Over the coming decades, how we get around on the roads – and how many miles are being driven on U.S. roads – will dramatically change, according to the latest predictions from KPMG1.
“I’m not sure people understand the enormity of the change, nor are we ready for it,” KPMG National Automotive Leader Gary Silberg told Fortune Magazine in Nov. 2015.
The future, according to a team of KPMG’s advisors, will see fewer privately owned cars by millennials and more alternative forms of transportation, such as ride sharing options (e.g., Uber, Way-2-Go, Lyft, and Daimler’s car-sharing program).
The fundamental shift may be from ownership to access, with the predicted models of car operation and ownership in 10 to 20 years (or so) being:
- Privately owned electronic cars
- Privately owned self-driving car
- Car-sharing networks, for either driver-operated vehicles or self-driving vehicles.
Car sharing seems to follow the model of short-term car rentals with weekly and sometimes hourly rates. The car-sharing phenomenon is happening all over the United States in thousands of cities.
Some current car-sharing services include City Car Club, JustRide, GoGet, Greenwheels, GoCar, Zoom, and Zipcar, to name a few. By 2012, Zipcar had already boasted more than three-quarters of a million members. That same year, there were nearly 2 million car-sharing members in 27 countries worldwide.
“The age of shared mobility is making great changes in perceptions,” says Dr. Susan Shaheen of UC Berkeley, adding: “Pushed primarily by demographic shifts, societal attitudes toward ownership, and advances in mobile technology, these modes are growing rapidly and becoming more numerous.”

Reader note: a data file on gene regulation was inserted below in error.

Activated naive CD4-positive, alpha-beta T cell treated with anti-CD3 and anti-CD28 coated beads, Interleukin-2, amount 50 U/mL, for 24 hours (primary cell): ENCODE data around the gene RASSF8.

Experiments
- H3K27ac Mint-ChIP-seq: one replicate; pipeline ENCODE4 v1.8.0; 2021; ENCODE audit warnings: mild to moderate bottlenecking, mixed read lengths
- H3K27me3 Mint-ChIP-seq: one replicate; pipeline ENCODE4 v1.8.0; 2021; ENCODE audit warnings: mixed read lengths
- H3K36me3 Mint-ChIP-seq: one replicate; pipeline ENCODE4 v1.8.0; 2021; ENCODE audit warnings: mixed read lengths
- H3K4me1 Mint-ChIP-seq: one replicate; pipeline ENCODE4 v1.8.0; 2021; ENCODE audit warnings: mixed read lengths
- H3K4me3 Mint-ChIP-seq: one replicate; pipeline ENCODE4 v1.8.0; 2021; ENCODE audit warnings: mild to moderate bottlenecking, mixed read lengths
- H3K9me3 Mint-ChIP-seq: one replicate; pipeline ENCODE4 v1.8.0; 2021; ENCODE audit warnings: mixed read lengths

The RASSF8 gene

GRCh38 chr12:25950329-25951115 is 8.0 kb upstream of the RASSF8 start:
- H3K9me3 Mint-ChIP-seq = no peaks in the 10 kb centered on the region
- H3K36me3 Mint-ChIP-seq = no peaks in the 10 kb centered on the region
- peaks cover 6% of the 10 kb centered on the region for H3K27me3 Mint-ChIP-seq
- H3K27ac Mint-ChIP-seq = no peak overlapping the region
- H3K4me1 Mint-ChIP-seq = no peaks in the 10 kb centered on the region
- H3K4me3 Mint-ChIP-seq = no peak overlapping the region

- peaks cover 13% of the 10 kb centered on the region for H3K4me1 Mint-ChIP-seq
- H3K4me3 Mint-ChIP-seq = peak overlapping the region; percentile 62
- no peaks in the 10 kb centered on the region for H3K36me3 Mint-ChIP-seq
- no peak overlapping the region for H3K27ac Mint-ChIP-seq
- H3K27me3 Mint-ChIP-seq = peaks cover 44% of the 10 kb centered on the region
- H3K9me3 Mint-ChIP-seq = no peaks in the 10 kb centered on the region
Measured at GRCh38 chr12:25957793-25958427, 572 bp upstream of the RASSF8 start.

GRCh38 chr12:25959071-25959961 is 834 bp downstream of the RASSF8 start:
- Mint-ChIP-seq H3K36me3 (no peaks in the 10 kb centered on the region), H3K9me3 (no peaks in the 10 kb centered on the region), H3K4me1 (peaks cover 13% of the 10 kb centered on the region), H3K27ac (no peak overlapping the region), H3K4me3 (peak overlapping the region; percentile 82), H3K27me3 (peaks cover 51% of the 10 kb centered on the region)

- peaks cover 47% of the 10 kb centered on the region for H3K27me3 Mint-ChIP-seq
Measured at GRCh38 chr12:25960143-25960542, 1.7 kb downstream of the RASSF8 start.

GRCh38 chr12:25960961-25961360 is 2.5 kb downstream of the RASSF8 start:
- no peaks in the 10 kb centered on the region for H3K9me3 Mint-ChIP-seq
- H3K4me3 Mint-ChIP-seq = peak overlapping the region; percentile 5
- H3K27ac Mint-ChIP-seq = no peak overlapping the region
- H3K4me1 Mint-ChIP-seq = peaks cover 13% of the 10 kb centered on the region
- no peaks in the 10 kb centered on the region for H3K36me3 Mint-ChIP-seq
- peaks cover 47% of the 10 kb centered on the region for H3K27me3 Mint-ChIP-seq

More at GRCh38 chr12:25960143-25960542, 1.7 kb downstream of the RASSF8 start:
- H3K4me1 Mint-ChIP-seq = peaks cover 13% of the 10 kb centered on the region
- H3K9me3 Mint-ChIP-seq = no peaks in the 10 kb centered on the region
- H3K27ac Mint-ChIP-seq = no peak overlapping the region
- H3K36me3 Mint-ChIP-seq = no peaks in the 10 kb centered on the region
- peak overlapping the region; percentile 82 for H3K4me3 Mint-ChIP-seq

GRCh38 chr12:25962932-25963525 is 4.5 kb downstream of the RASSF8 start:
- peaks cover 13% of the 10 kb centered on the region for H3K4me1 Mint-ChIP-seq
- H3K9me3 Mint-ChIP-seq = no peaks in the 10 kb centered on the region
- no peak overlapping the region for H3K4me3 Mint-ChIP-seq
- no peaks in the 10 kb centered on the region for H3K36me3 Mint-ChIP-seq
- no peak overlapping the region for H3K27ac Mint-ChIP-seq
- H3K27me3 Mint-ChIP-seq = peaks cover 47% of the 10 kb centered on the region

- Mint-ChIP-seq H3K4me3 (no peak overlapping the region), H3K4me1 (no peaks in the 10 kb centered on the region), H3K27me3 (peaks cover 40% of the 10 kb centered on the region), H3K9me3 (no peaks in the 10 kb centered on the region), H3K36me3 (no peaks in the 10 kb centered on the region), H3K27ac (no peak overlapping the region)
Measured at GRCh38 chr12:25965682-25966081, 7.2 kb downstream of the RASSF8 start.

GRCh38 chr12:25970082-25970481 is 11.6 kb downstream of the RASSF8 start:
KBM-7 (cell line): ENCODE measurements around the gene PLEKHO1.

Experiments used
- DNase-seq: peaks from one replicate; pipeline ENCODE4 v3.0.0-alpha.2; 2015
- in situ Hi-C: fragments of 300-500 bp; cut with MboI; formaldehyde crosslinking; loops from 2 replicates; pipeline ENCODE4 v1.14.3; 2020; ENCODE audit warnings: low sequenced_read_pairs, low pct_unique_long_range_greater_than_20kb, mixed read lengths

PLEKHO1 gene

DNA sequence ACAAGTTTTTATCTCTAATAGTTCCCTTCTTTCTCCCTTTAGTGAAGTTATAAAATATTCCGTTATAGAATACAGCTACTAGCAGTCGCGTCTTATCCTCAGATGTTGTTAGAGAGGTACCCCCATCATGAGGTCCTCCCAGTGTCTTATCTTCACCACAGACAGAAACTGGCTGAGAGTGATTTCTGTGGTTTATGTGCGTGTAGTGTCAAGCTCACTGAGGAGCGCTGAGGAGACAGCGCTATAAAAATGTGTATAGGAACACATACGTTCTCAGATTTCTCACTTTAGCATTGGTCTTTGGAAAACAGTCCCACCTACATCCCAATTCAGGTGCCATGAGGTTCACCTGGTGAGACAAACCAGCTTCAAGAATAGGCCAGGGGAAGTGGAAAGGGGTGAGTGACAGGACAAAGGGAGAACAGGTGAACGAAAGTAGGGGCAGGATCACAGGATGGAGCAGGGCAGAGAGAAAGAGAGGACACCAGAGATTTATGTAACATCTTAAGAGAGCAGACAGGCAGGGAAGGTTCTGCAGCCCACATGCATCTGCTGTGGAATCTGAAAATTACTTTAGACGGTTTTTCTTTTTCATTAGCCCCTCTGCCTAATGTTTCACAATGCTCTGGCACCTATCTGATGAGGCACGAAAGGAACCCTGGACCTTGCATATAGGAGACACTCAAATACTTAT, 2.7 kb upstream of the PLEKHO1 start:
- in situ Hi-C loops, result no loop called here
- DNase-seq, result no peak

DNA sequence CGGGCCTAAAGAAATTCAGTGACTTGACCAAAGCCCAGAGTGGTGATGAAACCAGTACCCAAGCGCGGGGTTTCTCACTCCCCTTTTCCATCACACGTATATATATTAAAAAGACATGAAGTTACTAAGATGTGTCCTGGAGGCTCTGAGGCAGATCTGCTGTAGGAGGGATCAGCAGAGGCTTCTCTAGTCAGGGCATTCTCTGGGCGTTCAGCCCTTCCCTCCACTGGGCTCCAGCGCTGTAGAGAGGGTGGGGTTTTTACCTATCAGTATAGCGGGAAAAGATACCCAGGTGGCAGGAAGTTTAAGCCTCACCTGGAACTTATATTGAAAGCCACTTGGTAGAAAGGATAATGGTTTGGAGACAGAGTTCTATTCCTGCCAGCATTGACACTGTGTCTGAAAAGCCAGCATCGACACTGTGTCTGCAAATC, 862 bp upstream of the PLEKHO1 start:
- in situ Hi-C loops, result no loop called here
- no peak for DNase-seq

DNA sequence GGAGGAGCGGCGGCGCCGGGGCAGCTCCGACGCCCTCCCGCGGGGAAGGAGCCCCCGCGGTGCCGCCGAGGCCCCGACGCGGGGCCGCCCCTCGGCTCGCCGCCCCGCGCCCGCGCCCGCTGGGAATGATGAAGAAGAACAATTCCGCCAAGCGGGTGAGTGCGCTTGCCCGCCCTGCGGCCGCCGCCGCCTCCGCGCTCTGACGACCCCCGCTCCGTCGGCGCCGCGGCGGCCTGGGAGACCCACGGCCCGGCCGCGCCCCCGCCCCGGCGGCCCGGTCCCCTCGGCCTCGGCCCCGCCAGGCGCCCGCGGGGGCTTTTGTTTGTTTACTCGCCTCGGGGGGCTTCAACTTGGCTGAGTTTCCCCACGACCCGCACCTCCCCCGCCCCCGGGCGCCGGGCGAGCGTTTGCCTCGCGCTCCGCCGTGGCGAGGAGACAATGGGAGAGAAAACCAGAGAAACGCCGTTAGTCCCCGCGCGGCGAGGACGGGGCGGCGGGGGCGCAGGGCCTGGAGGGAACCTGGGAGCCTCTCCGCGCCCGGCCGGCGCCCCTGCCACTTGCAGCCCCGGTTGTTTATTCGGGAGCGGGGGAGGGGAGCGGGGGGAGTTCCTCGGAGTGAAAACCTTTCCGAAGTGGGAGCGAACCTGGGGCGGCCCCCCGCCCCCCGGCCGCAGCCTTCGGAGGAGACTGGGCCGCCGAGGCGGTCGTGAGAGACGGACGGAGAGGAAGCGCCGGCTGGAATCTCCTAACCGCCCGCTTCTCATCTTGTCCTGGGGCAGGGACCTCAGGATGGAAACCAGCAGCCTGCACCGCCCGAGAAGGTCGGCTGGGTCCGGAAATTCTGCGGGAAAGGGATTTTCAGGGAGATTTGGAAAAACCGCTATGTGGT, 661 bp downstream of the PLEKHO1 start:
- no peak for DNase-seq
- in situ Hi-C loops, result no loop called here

Navigant Consulting, a global car-sharing service, estimates that there will be over 12 million car-share members worldwide and that revenue will be approximately $6.2 billion in 2020.
The Future of Cars and Auto Manufacturers
Industry experts expect car sales to follow the trend of technology, whereby consumers demand highly customized products, including more lavish models, more electronics incorporated, and an overall more interactive driving experience. One such sign of this trend is self-driving vehicles that many auto manufactures have already begun to test.
KPMG’s think tank is also convinced that, in a decade, large independent automakers will not be in the marketplace – at least not in the traditional sense. General Motors, perhaps seeing the writing on the wall, has invested $500 million in the ride-sharing startup Lyft.
Technology and Future of Car Experience
Traditional car manufacturers are already feeling the urge of the consumer electronics and have incorporated many of those ideas into cars. Here’s a list of future electronic experiences listed by industry insiders as something that will be in our future of automobile experiences:
- Key swapping technology allowing renters to unlock cars via an iPhone app
- Electronically-powered, self-driving vehicles
- Auto manufacturing trending more towards software and focusing less on engineering
- Electric cars having higher fixed costs but lower marginal costs.
Contact a St Louis Auto Accident Lawyer at Brown & Brown Attorneys at Law
While future trends in roadway travel and vehicles in the U.S. are interesting, if you’ve been hurt in a traffic crash, getting experienced legal representation ASAP can be essential to your financial recovery – and your overall recovery.
To find out more about your recovery options following a car accident, contact an experienced St Louis auto accident lawyer at Brown & Brown Attorneys at Law. Our attorneys have a long-standing commitment to serving our clients, and we are experienced at aggressively defending our clients’ rights in any legal setting.
To learn more about how we can help you, attend a free, no obligations initial consult with a St Louis auto accident lawyer at Brown & Brown. You can schedule this meeting by calling us at 573-333-3333 for our Missouri office or at 618-888-8888 for our Illinois office. You can also email us using the form at the right-hand side of the screen.